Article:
Benjamin Franklin Papers

To Benjamin Franklin from Jean de Neufville & fils, [on or after 31 August 1780]

From Jean de Neufville & fils

ALS: American Philosophical Society

[on or after August 31, 1780]9

Honourd Sir!

May we thank your Excellency for the late favour she honourd us with of the 21st: instant as we are now sure that the bills drawn on the Hone. Henry Laurens will be further out of danger, and your Excy will answer for the same; We shall now wait for your Excellencys dispositions for our rimbursement either that we may draw or have the money remitted; and if we may be approved, we shall with pleasure continue to accept those bills under the guarantie of your Excellency for our Remburse in time; giving exact notice or even copies of those we accept, as no alteration then shall take place, from what hath been done untill now and the absence of Mr. Laurens will be less thought or talked off untill we know how this may turn;— Should we on the countrary offer, as your Excellency proposes to send those bills for Acceptance, this may be attended with trouble and opposition, the bills being drawn to be accepted and payd in Amsterdam; some bearers to hurt the cause, would not be satisfied, & present a risk in sending and returning the same, which otherwise would give us not more nor less trouble;— Should some good reason appear or arise, Which made your Excellency resolve to have them afterwards protested, we will comply therewith at the first notice. We are sensible that this methode will influence here the American Spirit for the best.

Since your Excellency desired us to procure a subscription for a Million and a half or Two Million,1 we have never tried it openly, knowing we should not be able to fulfill it at once, the proposalls now made for a loan was grounded on the hopes and expectation to find (if no others could) the funds for those bills drawn on Mr. Laurens and being at 6 Month we might have engaged what money offerd, without ever hurting the Credit of Congress.— We are sensible to the frendly manner, in which Your Excy took it, and her kind expressions; we shall endeavour to deserve the Same, promoting the American intrest when it lays in our power.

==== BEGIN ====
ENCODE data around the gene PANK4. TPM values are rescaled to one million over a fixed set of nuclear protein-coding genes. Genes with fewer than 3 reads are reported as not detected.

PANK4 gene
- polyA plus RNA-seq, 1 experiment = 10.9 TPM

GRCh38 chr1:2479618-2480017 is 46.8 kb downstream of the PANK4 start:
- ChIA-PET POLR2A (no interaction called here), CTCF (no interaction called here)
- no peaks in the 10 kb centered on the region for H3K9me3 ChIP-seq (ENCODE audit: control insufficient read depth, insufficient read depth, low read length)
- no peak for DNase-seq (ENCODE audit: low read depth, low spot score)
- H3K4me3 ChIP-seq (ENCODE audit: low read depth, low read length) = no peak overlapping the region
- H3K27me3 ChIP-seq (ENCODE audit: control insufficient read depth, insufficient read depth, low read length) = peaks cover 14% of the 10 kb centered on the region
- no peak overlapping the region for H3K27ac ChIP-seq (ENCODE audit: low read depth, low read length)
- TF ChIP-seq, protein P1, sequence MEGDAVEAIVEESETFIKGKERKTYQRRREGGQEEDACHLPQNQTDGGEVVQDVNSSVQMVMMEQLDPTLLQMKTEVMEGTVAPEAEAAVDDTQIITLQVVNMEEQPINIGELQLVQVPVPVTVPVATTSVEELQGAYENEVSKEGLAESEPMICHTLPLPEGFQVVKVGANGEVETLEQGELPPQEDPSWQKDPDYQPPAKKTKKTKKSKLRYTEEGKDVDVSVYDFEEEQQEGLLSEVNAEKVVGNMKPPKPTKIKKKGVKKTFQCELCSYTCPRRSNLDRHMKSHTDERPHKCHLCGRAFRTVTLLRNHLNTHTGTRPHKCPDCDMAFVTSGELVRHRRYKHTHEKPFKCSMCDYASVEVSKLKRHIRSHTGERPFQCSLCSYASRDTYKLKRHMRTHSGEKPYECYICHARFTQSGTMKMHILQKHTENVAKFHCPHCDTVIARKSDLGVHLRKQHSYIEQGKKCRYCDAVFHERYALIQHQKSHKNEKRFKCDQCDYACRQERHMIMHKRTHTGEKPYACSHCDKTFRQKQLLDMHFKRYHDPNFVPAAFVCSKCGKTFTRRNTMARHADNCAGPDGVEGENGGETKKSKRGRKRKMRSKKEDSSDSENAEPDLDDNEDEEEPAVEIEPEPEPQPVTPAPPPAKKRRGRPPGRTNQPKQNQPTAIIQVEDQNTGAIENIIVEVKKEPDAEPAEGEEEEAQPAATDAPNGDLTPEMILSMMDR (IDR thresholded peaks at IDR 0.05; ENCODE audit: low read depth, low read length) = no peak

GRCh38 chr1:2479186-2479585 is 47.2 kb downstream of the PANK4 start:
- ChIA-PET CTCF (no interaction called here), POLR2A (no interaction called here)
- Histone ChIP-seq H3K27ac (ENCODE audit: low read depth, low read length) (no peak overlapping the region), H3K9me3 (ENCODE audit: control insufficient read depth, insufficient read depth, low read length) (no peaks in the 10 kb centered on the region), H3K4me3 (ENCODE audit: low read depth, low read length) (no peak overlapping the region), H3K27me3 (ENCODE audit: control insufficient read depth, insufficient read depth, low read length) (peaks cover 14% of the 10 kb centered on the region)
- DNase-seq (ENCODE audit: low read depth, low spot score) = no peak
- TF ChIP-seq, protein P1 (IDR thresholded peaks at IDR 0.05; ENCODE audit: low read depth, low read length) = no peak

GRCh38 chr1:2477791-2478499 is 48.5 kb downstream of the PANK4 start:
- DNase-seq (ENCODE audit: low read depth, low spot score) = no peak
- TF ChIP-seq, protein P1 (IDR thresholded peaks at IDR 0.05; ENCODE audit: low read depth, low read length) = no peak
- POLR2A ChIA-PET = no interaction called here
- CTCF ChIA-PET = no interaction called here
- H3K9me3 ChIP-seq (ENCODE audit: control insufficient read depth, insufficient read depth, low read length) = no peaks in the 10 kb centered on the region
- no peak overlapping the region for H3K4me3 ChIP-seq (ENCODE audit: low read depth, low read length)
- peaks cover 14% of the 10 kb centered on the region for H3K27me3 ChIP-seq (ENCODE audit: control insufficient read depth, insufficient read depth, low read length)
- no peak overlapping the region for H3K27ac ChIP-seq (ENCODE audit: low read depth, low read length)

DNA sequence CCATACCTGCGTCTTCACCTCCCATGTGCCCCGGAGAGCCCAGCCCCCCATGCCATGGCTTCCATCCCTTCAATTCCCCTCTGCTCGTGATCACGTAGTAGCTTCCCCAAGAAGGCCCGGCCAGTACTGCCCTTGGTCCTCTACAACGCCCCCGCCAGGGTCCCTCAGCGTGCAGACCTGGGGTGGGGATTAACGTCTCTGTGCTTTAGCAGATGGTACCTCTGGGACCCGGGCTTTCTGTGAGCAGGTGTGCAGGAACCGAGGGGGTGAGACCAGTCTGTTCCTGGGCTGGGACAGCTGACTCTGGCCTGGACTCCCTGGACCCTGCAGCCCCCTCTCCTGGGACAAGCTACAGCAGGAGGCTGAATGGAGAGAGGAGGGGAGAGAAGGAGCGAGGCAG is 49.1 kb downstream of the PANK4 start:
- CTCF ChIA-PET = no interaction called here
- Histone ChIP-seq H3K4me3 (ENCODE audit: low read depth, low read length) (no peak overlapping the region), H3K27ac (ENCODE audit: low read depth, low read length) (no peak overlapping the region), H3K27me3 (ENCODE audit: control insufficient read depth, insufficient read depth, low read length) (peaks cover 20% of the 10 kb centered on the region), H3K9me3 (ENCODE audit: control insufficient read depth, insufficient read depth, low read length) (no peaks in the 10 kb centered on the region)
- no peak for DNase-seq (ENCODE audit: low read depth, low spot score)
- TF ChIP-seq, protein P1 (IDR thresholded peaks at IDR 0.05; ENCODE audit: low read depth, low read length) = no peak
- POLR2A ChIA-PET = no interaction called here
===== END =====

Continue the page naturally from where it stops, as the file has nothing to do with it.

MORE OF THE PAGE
We had the pleasure of seeing the Baron Wulfing Aide de Camp to the great Genall. Washington on generall recomendations given him by your Excelly. We doubt not butt with most part of the Americans, he will be satisfied with our reception.

It is told and generally believed that the French and Spanish fleet have joind may we soon receive some favourable Accounts from America and see that cause favourd all over as much as we wish.

We this moment were presented with a portret of the great Genal. Washington with a desire it should be forwarded to your Excelly who may guess at the hand from which it comes, butt we are forbidden to tell it untill we get leave for it; so we begg leave to be excused on this point butt we shall forward it by the first opportunity.

Great news are reported again fm. America, St Lucia taken, Abt. Barbados and Antigua, butt we dare not trust to any untill we know it to be well confirmd.

We have the honour to be with all Respectfull Regards Honourd Sir! Your Excellencys most obedient & most humble Servants

John DE Neufville & Son

[Note numbering follows the Franklin Papers source.]

9This document clearly appears to have been written after the firm’s letter of Aug. 31, immediately above. We suspect that soon after writing it the firm belatedly received BF’s letter of July 21. On Sept. 18, below, the firm refers to the present letter as being written on August 31. Moreover, rumors of the capture of St. Lucia, discussed in the last paragraph of the present letter, were also discussed in the Sept. 1 issue of the Gaz. de Leyde under the date of Aug. 30.

1The unsuccessful 1,500,000 florin loan on behalf of Congress that BF had authorized Neufville to raise (for which see the firm’s July 13 letter).

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